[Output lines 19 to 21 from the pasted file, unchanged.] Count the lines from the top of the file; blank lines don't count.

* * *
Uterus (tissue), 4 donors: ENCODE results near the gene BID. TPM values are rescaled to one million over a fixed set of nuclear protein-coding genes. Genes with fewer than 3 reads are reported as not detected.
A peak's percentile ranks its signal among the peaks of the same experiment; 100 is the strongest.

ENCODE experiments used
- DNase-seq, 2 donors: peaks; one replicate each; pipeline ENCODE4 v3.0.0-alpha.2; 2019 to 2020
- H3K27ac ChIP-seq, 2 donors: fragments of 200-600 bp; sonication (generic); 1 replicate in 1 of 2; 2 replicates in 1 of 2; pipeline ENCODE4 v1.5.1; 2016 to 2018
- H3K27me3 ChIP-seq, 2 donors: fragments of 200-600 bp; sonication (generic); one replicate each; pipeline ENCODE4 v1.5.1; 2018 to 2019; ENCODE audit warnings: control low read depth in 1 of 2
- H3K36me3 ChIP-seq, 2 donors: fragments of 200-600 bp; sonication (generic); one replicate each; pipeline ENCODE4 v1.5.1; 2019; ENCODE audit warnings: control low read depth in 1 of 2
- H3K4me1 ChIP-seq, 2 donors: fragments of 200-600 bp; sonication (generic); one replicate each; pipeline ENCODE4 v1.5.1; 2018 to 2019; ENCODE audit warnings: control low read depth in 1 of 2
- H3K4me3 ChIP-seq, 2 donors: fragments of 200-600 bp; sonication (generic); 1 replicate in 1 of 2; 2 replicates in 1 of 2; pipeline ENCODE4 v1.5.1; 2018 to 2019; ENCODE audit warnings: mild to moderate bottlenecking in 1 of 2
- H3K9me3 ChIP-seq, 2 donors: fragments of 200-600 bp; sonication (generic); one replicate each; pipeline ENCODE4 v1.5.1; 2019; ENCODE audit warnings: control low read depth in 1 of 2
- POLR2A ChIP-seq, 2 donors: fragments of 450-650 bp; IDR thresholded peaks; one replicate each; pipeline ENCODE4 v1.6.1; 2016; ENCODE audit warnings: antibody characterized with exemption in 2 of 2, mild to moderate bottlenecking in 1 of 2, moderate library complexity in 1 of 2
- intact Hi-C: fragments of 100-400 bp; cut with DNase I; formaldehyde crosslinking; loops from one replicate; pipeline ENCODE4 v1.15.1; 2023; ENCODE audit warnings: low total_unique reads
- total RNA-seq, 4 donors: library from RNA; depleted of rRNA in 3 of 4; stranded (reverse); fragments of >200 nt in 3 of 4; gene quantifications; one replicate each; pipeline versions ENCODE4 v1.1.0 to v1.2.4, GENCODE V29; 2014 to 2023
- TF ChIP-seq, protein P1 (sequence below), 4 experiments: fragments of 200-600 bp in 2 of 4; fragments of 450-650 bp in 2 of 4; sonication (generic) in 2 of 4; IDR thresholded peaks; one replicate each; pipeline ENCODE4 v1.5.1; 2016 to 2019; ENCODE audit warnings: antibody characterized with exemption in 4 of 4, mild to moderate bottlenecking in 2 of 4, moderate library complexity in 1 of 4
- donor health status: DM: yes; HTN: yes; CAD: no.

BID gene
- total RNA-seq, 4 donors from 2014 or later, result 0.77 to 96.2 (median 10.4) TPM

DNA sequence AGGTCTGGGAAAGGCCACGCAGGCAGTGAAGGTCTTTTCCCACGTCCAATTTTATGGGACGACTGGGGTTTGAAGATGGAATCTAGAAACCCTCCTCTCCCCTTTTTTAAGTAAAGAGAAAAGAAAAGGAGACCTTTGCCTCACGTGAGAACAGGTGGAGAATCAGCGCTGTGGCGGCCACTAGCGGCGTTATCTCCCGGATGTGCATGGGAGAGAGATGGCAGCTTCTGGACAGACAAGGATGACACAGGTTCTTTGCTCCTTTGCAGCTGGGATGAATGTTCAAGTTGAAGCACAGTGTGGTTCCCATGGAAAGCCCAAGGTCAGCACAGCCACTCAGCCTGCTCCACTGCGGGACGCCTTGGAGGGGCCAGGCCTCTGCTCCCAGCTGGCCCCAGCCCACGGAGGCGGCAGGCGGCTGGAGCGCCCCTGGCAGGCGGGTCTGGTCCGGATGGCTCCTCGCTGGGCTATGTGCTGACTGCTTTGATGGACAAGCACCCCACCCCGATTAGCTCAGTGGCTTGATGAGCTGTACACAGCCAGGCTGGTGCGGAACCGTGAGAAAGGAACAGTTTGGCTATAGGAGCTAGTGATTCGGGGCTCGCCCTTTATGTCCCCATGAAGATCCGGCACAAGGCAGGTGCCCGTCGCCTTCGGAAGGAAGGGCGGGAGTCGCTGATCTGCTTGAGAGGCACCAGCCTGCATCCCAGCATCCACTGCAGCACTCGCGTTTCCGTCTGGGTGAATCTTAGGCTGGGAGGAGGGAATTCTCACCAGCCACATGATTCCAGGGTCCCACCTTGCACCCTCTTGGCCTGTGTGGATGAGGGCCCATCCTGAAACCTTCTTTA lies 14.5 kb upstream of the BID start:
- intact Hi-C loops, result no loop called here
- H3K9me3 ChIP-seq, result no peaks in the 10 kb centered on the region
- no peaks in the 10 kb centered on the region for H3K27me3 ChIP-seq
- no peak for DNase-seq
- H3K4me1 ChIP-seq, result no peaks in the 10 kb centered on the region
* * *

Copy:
- intact Hi-C loops, result no loop called here
- H3K9me3 ChIP-seq, result no peaks in the 10 kb centered on the region
- no peaks in the 10 kb centered on the region for H3K27me3 ChIP-seq